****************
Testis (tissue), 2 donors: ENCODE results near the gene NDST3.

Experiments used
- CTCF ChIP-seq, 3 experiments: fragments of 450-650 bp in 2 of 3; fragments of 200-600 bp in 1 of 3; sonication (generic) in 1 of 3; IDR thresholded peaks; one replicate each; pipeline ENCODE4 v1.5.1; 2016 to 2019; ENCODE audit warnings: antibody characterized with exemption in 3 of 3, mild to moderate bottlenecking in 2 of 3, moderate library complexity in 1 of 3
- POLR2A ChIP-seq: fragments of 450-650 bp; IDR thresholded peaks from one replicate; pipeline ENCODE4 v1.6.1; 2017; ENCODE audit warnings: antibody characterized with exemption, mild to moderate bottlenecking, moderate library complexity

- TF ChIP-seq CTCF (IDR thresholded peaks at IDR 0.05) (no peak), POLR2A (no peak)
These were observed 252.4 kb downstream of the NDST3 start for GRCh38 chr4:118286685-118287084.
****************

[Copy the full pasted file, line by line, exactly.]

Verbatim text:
Testis (tissue), 2 donors: ENCODE results near the gene NDST3.

Experiments used
- CTCF ChIP-seq, 3 experiments: fragments of 450-650 bp in 2 of 3; fragments of 200-600 bp in 1 of 3; sonication (generic) in 1 of 3; IDR thresholded peaks; one replicate each; pipeline ENCODE4 v1.5.1; 2016 to 2019; ENCODE audit warnings: antibody characterized with exemption in 3 of 3, mild to moderate bottlenecking in 2 of 3, moderate library complexity in 1 of 3
- POLR2A ChIP-seq: fragments of 450-650 bp; IDR thresholded peaks from one replicate; pipeline ENCODE4 v1.6.1; 2017; ENCODE audit warnings: antibody characterized with exemption, mild to moderate bottlenecking, moderate library complexity

- TF ChIP-seq CTCF (IDR thresholded peaks at IDR 0.05) (no peak), POLR2A (no peak)
These were observed 252.4 kb downstream of the NDST3 start for GRCh38 chr4:118286685-118287084.